Photo/Illutration Shinji Aoba is captured by a security camera near JR Uji Station on July 16, 2019, two days before he is suspected of setting fire to a Kyoto Animation Co. studio. (Provided by neighborhood resident)

KYOTO--Prosecutors concluded that suspected mass murderer Shinji Aoba is mentally fit to stand trial over the arson attack at a Kyoto Animation Co. studio that killed 36 employees and injured 33.

They plan to indict Aoba, 42, a Saitama city resident, by Dec. 16, the end of his six-month detention period for a psychiatric evaluation, sources said.

The Kyoto District Public Prosecutors Office will make a final decision after consulting with the high public prosecutors office.

Aoba was arrested on May 27 on suspicion of murder, attempted murder and arson over the attack against Kyoto Animation’s Fushimi studio on July 18, 2019.

Around 10:30 a.m. that day, Aoba is suspected of setting fire to gasoline that he sprayed on the first floor of the studio. Seventy Kyoto Animation employees and executives were in the three-story building at the time.

The entire structure, with a total floor space of about 700 square meters, was destroyed. Aoba is suspected of murdering 36 and attempting to murder 34 of the workers there.

The suspect was severely burned over a large part of his body and needed about 10 months of hospital treatment before he could recover to a state of being able to talk with police investigators.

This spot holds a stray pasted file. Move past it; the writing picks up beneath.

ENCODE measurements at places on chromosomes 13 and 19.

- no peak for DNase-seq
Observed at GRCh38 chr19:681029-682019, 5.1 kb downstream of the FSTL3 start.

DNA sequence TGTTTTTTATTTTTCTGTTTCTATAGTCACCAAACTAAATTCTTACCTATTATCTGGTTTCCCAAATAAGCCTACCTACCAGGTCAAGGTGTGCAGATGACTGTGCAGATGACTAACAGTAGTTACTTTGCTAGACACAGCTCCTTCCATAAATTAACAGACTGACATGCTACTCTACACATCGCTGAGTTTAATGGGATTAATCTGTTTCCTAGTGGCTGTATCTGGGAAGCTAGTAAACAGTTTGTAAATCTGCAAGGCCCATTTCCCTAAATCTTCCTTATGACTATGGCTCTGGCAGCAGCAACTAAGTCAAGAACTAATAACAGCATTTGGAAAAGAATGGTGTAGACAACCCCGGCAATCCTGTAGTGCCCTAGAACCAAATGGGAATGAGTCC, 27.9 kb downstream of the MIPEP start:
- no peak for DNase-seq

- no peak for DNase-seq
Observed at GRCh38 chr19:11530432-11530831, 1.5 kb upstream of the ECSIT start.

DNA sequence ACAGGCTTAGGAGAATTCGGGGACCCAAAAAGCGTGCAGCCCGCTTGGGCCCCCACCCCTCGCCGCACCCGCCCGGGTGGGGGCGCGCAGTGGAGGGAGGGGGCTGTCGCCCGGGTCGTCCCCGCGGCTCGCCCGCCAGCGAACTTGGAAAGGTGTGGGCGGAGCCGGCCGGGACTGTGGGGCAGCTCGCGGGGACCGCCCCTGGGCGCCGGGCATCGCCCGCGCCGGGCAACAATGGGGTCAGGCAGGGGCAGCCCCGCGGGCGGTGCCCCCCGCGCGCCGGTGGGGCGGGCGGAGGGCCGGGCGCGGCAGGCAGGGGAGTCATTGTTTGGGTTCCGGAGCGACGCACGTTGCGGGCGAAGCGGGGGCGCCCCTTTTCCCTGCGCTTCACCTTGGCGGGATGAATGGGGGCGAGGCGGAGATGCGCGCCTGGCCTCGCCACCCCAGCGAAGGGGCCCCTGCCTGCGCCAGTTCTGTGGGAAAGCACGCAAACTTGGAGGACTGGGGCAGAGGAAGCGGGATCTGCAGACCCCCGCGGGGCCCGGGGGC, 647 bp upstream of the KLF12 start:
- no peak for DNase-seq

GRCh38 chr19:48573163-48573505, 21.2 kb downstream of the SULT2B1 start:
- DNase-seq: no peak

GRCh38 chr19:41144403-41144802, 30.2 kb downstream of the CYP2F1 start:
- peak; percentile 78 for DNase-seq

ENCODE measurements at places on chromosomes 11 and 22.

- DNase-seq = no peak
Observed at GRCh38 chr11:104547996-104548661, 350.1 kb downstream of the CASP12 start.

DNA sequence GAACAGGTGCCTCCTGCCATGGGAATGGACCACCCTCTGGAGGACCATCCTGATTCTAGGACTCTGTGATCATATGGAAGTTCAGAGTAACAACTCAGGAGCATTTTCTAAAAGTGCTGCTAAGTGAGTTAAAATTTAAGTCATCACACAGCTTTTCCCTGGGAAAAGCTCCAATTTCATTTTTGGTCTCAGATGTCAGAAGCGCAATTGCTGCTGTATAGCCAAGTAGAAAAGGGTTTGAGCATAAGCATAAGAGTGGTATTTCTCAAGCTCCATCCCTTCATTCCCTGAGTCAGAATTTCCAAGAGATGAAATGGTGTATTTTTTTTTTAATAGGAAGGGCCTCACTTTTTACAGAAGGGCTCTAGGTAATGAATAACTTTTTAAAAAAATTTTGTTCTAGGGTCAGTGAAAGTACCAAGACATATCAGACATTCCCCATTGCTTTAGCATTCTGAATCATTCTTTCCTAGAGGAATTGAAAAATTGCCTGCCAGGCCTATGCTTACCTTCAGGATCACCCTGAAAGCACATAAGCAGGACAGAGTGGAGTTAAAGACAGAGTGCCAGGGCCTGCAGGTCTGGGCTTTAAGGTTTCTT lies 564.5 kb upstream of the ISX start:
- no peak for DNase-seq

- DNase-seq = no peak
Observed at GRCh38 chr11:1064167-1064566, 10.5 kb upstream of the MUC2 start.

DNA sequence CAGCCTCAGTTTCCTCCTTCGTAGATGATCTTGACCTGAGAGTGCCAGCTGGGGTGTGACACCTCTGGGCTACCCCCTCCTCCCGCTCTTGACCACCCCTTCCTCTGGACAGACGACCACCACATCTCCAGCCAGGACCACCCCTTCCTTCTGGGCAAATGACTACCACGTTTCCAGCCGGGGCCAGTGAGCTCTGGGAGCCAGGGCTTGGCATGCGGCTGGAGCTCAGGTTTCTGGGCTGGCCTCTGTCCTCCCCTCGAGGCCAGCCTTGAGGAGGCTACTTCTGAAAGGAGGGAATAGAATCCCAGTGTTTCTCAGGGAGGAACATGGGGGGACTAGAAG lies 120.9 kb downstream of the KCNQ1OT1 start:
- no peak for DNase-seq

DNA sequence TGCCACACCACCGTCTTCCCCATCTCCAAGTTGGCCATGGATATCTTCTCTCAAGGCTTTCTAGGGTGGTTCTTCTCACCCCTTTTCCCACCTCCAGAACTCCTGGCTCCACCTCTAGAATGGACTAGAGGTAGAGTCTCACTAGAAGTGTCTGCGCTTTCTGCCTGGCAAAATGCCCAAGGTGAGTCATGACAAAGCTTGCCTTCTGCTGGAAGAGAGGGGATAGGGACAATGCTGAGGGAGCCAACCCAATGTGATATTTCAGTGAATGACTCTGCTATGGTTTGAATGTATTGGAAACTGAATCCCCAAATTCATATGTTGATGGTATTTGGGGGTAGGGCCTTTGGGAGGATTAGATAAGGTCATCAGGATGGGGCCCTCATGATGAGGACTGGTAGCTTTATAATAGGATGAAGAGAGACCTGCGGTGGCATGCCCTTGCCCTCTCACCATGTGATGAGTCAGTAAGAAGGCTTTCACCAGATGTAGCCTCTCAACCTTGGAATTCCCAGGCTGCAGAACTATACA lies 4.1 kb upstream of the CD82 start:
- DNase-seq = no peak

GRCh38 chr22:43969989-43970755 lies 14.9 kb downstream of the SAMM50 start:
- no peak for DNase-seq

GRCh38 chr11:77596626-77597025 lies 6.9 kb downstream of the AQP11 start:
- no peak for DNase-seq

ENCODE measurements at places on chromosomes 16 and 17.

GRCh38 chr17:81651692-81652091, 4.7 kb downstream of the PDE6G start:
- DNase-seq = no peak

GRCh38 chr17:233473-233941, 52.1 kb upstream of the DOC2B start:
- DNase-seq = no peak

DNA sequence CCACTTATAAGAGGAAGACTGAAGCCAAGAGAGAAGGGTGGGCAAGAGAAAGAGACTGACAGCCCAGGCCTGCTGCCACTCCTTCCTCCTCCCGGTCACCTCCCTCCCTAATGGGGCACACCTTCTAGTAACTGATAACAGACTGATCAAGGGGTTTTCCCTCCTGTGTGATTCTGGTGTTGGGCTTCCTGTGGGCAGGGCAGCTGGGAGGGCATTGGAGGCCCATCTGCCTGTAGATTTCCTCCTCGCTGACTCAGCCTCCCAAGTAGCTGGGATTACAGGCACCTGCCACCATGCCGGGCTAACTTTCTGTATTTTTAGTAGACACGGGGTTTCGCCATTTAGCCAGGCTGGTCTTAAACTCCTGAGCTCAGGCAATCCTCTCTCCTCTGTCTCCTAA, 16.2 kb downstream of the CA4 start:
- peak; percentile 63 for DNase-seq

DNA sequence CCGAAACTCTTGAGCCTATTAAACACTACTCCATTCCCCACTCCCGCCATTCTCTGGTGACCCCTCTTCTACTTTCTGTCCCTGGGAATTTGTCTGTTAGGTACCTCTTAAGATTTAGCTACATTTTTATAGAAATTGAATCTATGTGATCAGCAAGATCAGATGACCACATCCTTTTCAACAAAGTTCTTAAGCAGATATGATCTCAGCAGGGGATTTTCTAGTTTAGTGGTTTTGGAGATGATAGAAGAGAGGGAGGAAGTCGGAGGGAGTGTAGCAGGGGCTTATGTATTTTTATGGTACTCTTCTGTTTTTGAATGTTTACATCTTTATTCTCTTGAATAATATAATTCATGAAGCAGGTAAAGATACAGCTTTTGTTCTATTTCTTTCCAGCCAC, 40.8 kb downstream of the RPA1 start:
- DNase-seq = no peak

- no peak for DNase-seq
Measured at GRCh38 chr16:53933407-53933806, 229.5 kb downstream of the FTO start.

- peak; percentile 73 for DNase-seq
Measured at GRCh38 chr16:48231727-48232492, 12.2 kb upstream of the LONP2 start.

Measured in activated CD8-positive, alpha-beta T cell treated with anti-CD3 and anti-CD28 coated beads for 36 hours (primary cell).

According to investigative sources, Aoba bought the gasoline used in the attack shortly before he went to the studio. When he was arrested in May,

Aoba told investigators that he used gasoline because he felt that would lead to many fatalities.

He claimed that Kyoto Animation stole his idea for a novel and used it in its works.

But investigative sources said they have found no similarities between the novel he submitted for a competition sponsored by Kyoto Animation and any of the actual works produced by the company.

Prosecutors called for a psychiatric evaluation because Aoba’s mental state at the time of the crime would likely be a major focus of any court trial. The evaluation began on June 9.